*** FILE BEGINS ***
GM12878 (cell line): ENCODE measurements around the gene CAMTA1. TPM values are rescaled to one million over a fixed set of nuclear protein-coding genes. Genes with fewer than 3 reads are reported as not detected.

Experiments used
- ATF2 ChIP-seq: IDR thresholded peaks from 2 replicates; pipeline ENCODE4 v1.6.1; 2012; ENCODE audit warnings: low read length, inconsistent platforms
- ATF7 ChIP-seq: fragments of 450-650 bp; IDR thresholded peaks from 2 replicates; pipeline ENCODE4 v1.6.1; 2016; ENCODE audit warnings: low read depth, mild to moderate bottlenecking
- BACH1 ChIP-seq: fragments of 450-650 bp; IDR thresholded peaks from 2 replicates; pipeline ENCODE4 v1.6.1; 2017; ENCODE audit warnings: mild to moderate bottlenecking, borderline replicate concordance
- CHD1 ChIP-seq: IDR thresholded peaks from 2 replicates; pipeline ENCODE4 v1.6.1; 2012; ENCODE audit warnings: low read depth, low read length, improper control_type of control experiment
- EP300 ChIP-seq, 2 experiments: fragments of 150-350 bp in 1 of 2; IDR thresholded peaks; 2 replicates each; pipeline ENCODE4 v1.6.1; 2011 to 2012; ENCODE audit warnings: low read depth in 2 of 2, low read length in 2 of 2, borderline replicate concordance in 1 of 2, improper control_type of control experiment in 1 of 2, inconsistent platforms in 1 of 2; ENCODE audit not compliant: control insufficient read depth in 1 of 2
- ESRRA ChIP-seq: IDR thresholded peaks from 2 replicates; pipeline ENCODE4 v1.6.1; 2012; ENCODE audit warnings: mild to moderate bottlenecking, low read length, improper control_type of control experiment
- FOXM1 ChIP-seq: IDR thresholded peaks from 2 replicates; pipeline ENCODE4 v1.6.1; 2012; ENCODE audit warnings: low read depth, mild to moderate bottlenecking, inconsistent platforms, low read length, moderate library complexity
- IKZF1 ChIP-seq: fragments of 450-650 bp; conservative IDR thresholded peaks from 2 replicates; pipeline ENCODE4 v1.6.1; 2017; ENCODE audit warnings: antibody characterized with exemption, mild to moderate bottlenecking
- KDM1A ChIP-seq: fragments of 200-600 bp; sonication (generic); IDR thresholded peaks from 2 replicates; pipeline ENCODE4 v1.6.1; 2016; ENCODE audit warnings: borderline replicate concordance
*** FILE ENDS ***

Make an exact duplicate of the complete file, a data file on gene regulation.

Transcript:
GM12878 (cell line): ENCODE measurements around the gene CAMTA1. TPM values are rescaled to one million over a fixed set of nuclear protein-coding genes. Genes with fewer than 3 reads are reported as not detected.

Experiments used
- ATF2 ChIP-seq: IDR thresholded peaks from 2 replicates; pipeline ENCODE4 v1.6.1; 2012; ENCODE audit warnings: low read length, inconsistent platforms
- ATF7 ChIP-seq: fragments of 450-650 bp; IDR thresholded peaks from 2 replicates; pipeline ENCODE4 v1.6.1; 2016; ENCODE audit warnings: low read depth, mild to moderate bottlenecking
- BACH1 ChIP-seq: fragments of 450-650 bp; IDR thresholded peaks from 2 replicates; pipeline ENCODE4 v1.6.1; 2017; ENCODE audit warnings: mild to moderate bottlenecking, borderline replicate concordance
- CHD1 ChIP-seq: IDR thresholded peaks from 2 replicates; pipeline ENCODE4 v1.6.1; 2012; ENCODE audit warnings: low read depth, low read length, improper control_type of control experiment
- EP300 ChIP-seq, 2 experiments: fragments of 150-350 bp in 1 of 2; IDR thresholded peaks; 2 replicates each; pipeline ENCODE4 v1.6.1; 2011 to 2012; ENCODE audit warnings: low read depth in 2 of 2, low read length in 2 of 2, borderline replicate concordance in 1 of 2, improper control_type of control experiment in 1 of 2, inconsistent platforms in 1 of 2; ENCODE audit not compliant: control insufficient read depth in 1 of 2
- ESRRA ChIP-seq: IDR thresholded peaks from 2 replicates; pipeline ENCODE4 v1.6.1; 2012; ENCODE audit warnings: mild to moderate bottlenecking, low read length, improper control_type of control experiment
- FOXM1 ChIP-seq: IDR thresholded peaks from 2 replicates; pipeline ENCODE4 v1.6.1; 2012; ENCODE audit warnings: low read depth, mild to moderate bottlenecking, inconsistent platforms, low read length, moderate library complexity
- IKZF1 ChIP-seq: fragments of 450-650 bp; conservative IDR thresholded peaks from 2 replicates; pipeline ENCODE4 v1.6.1; 2017; ENCODE audit warnings: antibody characterized with exemption, mild to moderate bottlenecking
- KDM1A ChIP-seq: fragments of 200-600 bp; sonication (generic); IDR thresholded peaks from 2 replicates; pipeline ENCODE4 v1.6.1; 2016; ENCODE audit warnings: borderline replicate concordance